Legal eagle

When it became time to enter the real world, he went to work for his father, at least initially. Their collaboration lasted one year – the elder Karson fired him. “I wanted to learn law, versus business, and do different things,” he said. “I went to New York Law School and then landed, in the early 80s, at Gerschel & Co., one of the earliest private equity / hedgefunds.”

Karson transferred to Shea & Gould, a large law firm that “represented everybody in the New York region.” He was there seven or eight years and, when the company started to have financial trouble, he moved over to Newman Tannenbaum. There, he practiced real estate law and made partner.

In 1986, Karson also married Laura Walker, whom he knew when they were teens and tennis partners. Their first child, Jordan, now 21 and at UConn, arrived in 1990, followed by daughter Kendall, now 18 and headed to UNC, and Robbie, 16, at Fairfield Ludlowe High School. 

in the early and mid-90s, as Karson’s parents began ailing, he left law, took over and ran his parents’ businesses for a while, then sold them off.

A friend and client at the time was Steve Madden, head of one of the largest shoe manufacturers in the world. Madden started his company around 1994; Karson joined as a board member, became CEO in 2000 and then chairman in 2001. During Karson’s tenure, and until he left in 2009, he helped build the company from $120 million in annual sales to $650 million annually. During the same period, the market cap exploded from $80 million to $800 million. The company carried no debt and had reserves of between $15 million and $100 million.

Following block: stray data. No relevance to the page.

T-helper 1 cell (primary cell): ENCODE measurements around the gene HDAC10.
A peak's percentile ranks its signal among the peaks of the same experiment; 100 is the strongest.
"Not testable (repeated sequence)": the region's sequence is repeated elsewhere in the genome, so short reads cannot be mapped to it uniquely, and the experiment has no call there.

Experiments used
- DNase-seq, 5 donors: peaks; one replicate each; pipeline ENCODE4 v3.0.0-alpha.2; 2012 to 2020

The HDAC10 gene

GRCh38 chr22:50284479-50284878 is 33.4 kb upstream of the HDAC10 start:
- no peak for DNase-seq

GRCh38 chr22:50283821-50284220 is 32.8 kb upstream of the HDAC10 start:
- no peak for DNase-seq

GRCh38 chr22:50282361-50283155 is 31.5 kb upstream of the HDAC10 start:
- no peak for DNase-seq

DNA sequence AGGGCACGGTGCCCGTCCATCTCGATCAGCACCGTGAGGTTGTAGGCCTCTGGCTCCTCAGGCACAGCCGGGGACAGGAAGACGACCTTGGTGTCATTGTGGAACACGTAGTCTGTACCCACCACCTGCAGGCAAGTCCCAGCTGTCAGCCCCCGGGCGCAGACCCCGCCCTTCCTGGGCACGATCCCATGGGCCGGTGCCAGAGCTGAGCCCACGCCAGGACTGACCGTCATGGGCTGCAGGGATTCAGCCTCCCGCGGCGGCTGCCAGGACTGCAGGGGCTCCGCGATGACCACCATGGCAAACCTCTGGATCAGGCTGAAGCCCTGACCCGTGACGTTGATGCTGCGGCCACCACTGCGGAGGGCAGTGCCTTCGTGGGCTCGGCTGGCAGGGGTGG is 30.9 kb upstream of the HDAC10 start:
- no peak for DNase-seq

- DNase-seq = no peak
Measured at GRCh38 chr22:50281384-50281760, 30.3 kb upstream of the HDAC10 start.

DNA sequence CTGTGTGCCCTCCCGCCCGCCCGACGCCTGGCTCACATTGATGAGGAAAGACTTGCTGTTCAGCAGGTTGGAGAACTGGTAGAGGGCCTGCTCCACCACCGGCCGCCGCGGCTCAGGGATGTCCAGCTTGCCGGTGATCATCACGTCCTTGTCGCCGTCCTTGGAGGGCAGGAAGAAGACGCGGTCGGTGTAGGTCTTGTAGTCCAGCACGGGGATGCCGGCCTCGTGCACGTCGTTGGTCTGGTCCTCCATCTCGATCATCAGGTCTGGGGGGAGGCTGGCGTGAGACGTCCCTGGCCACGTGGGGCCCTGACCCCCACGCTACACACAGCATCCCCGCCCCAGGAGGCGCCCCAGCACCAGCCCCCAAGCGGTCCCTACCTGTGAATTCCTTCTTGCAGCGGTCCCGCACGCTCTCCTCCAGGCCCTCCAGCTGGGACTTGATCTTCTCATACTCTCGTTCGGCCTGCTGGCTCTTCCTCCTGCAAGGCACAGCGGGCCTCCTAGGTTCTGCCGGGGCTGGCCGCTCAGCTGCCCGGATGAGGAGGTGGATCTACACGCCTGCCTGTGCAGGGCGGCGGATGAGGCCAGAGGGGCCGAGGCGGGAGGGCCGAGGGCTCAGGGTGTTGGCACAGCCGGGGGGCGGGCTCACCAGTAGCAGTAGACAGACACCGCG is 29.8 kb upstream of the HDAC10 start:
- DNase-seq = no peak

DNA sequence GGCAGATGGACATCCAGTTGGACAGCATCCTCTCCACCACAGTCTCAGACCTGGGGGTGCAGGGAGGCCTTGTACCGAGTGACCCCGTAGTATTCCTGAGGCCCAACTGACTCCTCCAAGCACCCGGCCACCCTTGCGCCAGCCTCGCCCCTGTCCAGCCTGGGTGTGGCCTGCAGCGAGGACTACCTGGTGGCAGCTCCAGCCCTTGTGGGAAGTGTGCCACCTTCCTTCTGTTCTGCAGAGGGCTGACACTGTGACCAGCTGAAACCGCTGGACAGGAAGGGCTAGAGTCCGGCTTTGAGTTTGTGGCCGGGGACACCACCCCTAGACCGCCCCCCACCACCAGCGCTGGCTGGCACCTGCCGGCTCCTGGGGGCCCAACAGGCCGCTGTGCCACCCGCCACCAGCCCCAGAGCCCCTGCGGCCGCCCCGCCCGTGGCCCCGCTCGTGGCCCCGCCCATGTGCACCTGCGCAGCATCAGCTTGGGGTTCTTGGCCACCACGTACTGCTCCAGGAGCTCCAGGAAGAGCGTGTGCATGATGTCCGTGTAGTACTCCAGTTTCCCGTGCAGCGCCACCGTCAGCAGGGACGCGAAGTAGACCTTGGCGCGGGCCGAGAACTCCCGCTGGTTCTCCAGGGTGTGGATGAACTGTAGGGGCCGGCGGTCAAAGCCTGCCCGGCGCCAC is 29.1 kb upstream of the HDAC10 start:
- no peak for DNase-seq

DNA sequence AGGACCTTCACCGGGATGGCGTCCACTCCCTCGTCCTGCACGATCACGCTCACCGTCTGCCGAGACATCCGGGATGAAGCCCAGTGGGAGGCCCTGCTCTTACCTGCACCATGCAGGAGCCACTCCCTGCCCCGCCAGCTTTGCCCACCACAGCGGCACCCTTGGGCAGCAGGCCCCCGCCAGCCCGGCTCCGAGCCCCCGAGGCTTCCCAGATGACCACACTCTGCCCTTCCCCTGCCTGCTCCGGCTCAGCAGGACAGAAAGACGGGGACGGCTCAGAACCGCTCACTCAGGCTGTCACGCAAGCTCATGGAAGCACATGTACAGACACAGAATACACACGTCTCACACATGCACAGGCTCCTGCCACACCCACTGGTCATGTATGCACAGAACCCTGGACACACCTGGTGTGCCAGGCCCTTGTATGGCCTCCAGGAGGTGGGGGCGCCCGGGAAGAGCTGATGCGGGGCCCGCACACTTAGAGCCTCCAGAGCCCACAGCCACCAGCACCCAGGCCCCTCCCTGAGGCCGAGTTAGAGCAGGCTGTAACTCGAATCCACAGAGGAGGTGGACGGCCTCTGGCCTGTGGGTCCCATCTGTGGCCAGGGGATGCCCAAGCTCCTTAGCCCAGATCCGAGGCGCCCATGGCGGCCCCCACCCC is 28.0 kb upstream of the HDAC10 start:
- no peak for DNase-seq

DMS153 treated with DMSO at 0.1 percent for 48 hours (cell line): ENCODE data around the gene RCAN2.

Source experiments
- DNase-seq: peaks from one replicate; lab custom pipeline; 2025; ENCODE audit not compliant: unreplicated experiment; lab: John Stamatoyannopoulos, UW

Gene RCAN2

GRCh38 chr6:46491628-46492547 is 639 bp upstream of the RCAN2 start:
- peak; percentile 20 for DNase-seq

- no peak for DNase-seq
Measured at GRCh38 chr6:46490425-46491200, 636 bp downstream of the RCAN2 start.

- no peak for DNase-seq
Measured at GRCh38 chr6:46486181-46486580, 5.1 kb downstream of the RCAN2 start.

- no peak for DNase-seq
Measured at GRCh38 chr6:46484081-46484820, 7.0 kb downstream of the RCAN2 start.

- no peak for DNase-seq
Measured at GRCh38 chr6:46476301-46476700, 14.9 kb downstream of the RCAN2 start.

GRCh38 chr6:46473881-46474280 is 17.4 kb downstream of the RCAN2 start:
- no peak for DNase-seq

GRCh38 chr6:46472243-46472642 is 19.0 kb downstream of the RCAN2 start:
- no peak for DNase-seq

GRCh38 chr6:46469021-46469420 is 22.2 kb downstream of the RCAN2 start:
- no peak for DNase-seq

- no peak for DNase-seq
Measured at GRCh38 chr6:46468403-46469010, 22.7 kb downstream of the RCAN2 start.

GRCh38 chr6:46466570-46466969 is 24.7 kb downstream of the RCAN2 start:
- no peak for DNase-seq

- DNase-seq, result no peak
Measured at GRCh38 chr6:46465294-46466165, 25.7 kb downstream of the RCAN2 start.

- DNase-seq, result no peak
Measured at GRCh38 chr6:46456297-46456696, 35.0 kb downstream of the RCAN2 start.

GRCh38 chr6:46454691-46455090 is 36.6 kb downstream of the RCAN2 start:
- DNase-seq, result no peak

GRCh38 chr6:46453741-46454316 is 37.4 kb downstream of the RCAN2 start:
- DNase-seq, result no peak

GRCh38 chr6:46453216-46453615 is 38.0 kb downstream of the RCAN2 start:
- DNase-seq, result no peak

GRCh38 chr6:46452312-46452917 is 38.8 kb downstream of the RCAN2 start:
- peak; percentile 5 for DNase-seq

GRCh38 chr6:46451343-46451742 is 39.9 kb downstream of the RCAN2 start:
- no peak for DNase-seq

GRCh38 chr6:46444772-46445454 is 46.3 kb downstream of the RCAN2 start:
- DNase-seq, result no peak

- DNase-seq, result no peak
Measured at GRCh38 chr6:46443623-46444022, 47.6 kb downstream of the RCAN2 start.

“In Steve Madden, you have an incredible magnetic brand,” said Karson. “It evolves and changes with time, and never gets irrelevant.”

Karson left “when it was time to leave”, retaining a relationship with Madden on several levels. He wanted to just take some time off, golf and travel but, then, what driven business executive really puts life in neutral?

Thinking Pink

While on vacation with his family in California, in Beverly Hills, he noticed lines out the door at a Pinkberry. “The kids loved it and kept going back,” Karson said. Then he asked a banker friend about it and learned it was under new management, which was looking for development partners. “There was nothing like this in Connecticut, and I didn’t see anything to compete with it. I thought the market was perfect. Connecticut is such a ‘clean’ state – physically clean – like Pinkberry’s aesthetic, very beachy.”